In Figfz'the complete arrangement of possible code element pulses for a few of the one hundred:messagexchannels indicated in Fig. 1 is shown.` t Will be recognized that the actual code groups to be transmitted Will not necessarily include all of pulses since this Will depend upon f --the 'I amplitude 'of fthe message signals when sampled -Acccrdingly the pulsesfv:ofFig..2 may be considered'as defining theftimes at which -pulses may be transmittedto represent-theseven V4elements -of 'A each codegroup. #Asy indicated by the dot-dash lines oi lifat' least-portions 4ol 1 the 4"channel lintervals -or periods-fon.messages'32 throught@ are illustrated'.in`Fig.-r2. 11n Fig. 2 a channel-sampling interval and seven code ele' ment intervals are shown in the period assignedv f to each of the 'message'channels Thesampling interval represents the time-'i-nwhichasample of the amplitudelof the fmessagelsignal is obtained Aand -1 stored forf` application to thexcoding device.

The seven 'code elementJintervalsyhwhich :are

evenly distributed throughout the 4:remainder v-cf the channel period, indicatethe. times atwhich the coding-device, operatingl upon the sample obtained'during the samplingv interval; .may produce code element pulses. In'accordance with theinvention, thesampling pulses whichv initiate Ythe-coding operfationfforY each message channel." are displacedv A1in' time in such awayas-to permit interleaving-of codeeleiment pulses producedfby thefseveral coders in a common output circuit. Thus,-a"fter a message sample has been applied toandhas initiated -op- -i erationof any one coder,=a messagesampleA is apyplied bto reach ofV the 'remaining' coders inn-turn before a second message -sample-isfapplied tothe *'rst-mentioned coder. 1" 1 Taking the conditions -assuined 'above,` which "cfall `for a `100-channel'fsystem'employing ten A coders'for generating 'Tf-unit coda-and setting `an A upper limit to the frequencies-to be transmitted Aat 4000 cycles'peri second; thelframe time,-wi'th in'vvhich one 7 -unit vcode group Lmustbe trans--V mittedfor each -of thel00-` message channels,` is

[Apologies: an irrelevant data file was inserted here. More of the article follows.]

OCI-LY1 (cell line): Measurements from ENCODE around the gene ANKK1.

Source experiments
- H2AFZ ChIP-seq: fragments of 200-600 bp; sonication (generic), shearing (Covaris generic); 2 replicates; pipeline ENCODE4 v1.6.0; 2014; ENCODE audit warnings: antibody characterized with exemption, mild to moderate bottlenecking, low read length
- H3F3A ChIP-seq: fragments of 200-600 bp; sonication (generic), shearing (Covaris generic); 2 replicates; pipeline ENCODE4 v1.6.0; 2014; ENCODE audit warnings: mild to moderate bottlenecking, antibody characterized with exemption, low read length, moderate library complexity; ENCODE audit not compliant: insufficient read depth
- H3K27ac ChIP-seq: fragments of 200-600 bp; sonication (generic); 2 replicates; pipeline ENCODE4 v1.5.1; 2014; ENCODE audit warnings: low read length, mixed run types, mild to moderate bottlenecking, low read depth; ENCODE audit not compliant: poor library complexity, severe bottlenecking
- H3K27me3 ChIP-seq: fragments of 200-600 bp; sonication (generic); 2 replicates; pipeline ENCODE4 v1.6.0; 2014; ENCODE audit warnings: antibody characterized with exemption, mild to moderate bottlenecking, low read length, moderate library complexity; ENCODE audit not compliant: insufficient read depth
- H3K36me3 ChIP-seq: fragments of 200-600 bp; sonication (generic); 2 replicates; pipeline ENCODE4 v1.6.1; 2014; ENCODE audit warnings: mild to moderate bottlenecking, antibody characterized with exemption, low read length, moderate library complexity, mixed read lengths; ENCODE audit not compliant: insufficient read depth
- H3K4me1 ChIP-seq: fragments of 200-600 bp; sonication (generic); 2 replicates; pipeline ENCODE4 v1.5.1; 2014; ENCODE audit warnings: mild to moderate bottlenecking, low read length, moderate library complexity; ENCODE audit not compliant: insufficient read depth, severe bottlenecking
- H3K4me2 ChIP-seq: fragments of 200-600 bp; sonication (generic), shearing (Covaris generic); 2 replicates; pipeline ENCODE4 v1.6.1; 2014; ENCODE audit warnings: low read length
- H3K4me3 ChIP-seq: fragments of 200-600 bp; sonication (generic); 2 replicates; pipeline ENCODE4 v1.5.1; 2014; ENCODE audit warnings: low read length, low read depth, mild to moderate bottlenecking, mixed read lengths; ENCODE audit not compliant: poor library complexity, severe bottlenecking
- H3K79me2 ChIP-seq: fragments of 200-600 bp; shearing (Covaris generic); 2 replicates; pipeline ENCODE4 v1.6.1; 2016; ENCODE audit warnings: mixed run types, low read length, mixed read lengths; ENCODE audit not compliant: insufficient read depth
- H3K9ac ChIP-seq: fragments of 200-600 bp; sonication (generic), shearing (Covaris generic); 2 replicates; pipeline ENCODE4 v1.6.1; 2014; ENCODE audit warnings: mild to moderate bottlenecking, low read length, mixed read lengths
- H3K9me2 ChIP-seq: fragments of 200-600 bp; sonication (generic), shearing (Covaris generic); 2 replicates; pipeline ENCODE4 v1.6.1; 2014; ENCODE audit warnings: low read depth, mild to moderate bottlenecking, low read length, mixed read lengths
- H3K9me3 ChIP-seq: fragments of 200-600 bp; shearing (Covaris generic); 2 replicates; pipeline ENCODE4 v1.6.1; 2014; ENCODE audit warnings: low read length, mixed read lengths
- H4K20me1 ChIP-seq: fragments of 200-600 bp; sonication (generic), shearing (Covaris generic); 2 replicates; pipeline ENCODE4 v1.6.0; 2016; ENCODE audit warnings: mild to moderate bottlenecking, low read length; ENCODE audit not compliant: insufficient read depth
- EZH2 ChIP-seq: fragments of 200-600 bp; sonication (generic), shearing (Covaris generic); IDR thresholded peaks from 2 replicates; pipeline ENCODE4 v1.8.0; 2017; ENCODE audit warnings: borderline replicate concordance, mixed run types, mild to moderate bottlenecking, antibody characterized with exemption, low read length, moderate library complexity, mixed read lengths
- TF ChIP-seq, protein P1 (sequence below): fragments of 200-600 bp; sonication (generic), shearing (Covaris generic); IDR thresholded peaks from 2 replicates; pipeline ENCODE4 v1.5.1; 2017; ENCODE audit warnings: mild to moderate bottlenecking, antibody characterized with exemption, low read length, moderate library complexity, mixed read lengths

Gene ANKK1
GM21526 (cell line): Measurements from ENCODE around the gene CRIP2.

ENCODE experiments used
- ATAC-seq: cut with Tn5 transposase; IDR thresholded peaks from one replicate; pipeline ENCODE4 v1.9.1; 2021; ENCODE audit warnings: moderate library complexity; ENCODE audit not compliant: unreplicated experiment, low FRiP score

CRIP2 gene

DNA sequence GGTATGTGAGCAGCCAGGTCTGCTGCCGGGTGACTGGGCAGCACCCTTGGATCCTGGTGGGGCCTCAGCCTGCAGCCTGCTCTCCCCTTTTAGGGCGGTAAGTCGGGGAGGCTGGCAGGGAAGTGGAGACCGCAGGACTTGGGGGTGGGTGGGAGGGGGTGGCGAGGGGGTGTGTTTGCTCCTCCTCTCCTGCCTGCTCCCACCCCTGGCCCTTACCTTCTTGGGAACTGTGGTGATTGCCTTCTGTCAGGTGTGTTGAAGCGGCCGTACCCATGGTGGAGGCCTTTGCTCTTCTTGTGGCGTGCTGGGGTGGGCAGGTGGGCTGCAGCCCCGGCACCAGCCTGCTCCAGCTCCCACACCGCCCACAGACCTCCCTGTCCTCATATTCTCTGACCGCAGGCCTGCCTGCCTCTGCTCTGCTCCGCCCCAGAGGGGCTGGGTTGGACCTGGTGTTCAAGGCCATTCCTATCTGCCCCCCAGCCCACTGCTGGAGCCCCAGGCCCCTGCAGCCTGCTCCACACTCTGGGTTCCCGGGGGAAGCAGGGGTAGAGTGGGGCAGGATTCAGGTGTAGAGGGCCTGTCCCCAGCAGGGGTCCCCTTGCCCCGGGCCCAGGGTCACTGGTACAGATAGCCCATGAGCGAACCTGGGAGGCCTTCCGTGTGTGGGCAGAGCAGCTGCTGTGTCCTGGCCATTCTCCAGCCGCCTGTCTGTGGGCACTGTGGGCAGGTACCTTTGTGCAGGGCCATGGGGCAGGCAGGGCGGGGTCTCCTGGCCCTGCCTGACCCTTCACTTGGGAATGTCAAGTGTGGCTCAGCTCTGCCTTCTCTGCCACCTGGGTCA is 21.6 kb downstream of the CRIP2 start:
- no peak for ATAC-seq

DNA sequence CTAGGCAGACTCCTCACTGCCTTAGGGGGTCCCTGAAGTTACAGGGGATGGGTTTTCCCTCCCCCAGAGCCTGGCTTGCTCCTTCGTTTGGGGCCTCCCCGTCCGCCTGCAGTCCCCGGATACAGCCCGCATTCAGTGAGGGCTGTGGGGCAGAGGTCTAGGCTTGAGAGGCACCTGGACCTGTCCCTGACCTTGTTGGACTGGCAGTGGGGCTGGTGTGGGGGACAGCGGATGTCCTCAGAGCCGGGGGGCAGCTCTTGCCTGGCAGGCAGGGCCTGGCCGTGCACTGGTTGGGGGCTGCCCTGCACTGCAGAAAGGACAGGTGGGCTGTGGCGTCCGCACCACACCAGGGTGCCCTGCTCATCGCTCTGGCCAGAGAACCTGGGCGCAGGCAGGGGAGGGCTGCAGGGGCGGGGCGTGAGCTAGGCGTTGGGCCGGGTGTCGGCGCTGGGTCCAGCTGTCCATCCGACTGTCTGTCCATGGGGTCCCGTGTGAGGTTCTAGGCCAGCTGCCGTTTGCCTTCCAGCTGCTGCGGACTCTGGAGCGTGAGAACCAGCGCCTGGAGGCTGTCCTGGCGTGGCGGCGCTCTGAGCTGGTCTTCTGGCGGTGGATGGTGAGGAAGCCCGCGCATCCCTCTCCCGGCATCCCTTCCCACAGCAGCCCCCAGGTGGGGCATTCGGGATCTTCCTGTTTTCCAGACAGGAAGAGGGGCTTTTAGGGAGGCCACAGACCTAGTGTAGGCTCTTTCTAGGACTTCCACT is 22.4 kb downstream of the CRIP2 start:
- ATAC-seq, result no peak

' 125 microseconds and each code element interor. approximately 0.178jmicrosecond. "Since each gproduced. lSampling pulsesmust'be"applied to all ten coders in j'this 12.15. microsecond 'interval and f conveniently"y and as; shovvnV inv Fig. '212,' each sampling pulse' isf given a "duration of 1 1.25"mi'cro seconds.v AThe sampling-pulses for the ten'coders thus.' occupy s the entire 12.5l micrcsecond interval kassigned toany particular messagethek sampling pulse for the second coder being applied Simultaneously with n*the ending of thesampling pulse for the iirst coder, etc. Y Y

It will be recalled that in any message channel interval, the period remaining after the sampling pulse, is .occupied by seven evenly distributed code element intervals. During this same message' channel interval one sampling pulse is applied to each of the ten coders. The time between corresponding portions of adjacent code element intervals for any one coder is thus somewhat greater than the length of the sampling pulses. Accordingly and as indicated in Fig. 2, the rst code element interval for channel 42 'leads the'second code element interval for channel'4l, while the `first code element pulse for channel' 43 leads the second code element pulse for channel 42 by the same amount, and so forth. The code element pulses may be of rounded form, and are preferably' made V0.178 microsecond in length between the points at which their amplitude is one half of maximum, thus fully occupying their allotted 0.178 microsecond intervals. Accordingly, when the output signals from the ten coders are multipled together on a single output lead, successive code element pulses produced by the coder assigned to any particular channel are separated by seven pulses from other coders. The channel sampling pulses are not transmitted and it will be understood that in the combined signal the intervals allotted to the sampling operation of each coder are occupied by code pulses from other coders.

From a consideration of the above, it will be apparent that each of the ten coders is allowed one-tenth of the entire G-channel frame interval in which to produce a pulse code group representative of an applied message signal sample. The requirements upon the coding device are thus no more stringent than those encountered in a ten channel system. Further, it will be noted that because of the particular timing arrangement of the invention, each output pulse from each coder is accepted for transmission over the single time division channel at the moment in which'it is generated, thus eliminating any necessity for storing and distributing arrangements.